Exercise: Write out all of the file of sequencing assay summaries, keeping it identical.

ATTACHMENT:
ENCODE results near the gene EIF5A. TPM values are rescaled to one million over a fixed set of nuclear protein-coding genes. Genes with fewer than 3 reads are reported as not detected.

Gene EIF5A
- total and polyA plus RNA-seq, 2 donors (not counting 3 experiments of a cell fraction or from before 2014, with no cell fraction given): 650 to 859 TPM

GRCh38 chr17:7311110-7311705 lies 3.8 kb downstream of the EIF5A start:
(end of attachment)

ENCODE results near the gene EIF5A. TPM values are rescaled to one million over a fixed set of nuclear protein-coding genes. Genes with fewer than 3 reads are reported as not detected.

Gene EIF5A
- total and polyA plus RNA-seq, 2 donors (not counting 3 experiments of a cell fraction or from before 2014, with no cell fraction given): 650 to 859 TPM

GRCh38 chr17:7311110-7311705 lies 3.8 kb downstream of the EIF5A start: